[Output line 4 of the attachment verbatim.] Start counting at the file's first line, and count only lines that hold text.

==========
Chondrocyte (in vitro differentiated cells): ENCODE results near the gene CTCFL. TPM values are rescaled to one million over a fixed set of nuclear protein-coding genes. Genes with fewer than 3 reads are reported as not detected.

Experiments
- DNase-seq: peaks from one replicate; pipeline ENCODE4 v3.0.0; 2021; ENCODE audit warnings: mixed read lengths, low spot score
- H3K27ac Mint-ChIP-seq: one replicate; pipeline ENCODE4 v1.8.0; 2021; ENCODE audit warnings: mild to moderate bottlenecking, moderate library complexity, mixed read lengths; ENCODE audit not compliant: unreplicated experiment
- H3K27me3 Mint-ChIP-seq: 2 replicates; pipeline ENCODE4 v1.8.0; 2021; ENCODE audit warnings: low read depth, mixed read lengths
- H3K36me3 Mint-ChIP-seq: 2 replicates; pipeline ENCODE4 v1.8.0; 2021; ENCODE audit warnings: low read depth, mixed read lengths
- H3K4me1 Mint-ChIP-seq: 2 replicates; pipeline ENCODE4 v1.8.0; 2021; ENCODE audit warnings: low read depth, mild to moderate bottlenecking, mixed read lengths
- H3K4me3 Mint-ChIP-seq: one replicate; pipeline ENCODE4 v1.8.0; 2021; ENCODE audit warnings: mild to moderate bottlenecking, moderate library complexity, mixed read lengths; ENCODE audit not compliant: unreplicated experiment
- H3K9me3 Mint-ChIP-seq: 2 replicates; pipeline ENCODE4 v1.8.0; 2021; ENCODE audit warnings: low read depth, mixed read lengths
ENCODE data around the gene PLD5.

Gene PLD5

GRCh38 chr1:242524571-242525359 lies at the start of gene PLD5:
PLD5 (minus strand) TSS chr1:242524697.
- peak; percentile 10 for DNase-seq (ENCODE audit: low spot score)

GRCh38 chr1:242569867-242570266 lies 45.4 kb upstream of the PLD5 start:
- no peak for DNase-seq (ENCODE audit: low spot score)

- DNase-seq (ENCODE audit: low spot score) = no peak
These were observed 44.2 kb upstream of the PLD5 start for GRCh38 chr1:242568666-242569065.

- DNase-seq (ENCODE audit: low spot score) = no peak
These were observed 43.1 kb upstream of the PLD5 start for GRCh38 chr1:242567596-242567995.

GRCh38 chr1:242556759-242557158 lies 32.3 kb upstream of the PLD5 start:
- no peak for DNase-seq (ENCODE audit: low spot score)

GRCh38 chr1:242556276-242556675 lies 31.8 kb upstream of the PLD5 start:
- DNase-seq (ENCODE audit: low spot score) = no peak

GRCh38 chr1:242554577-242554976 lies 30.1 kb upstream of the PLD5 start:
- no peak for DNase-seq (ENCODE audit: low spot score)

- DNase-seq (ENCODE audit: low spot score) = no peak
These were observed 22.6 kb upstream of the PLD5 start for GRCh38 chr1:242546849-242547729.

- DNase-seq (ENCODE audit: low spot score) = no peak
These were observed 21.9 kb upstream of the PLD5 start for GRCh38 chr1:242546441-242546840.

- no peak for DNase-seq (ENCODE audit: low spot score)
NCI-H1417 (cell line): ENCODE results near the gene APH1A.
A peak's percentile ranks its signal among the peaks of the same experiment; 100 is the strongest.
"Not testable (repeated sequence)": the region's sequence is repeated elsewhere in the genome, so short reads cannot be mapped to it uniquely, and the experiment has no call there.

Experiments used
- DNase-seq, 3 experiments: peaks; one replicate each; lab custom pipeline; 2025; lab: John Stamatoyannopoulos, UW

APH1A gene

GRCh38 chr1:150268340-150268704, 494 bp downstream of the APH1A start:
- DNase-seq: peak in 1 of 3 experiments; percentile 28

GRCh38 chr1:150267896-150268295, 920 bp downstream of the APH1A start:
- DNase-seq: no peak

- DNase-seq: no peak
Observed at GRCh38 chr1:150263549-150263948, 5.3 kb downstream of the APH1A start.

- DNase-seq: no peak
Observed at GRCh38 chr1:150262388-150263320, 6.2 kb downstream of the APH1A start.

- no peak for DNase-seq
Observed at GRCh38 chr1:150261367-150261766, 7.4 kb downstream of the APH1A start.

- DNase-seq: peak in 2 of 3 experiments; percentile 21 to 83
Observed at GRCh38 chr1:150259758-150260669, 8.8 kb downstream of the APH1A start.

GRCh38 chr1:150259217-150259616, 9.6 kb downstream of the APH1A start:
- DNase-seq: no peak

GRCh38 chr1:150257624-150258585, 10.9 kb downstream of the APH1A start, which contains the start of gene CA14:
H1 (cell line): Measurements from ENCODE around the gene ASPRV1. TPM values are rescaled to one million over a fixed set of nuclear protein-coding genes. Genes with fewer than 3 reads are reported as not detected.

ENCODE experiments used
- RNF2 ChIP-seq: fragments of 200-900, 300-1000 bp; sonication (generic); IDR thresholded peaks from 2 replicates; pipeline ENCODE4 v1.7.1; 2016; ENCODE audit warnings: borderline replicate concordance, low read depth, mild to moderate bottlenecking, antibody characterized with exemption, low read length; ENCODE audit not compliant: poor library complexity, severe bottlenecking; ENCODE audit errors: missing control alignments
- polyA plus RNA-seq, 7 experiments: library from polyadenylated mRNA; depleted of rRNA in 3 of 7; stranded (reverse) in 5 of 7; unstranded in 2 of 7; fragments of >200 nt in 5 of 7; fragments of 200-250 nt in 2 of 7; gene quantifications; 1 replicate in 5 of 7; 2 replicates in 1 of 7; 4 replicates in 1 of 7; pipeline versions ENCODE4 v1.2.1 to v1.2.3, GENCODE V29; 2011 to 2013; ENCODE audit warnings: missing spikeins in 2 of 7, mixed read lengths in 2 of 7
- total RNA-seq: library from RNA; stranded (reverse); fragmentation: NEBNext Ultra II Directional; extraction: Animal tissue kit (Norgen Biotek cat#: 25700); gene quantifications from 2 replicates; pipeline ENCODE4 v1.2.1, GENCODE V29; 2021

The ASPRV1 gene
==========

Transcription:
- H3K27ac Mint-ChIP-seq: one replicate; pipeline ENCODE4 v1.8.0; 2021; ENCODE audit warnings: mild to moderate bottlenecking, moderate library complexity, mixed read lengths; ENCODE audit not compliant: unreplicated experiment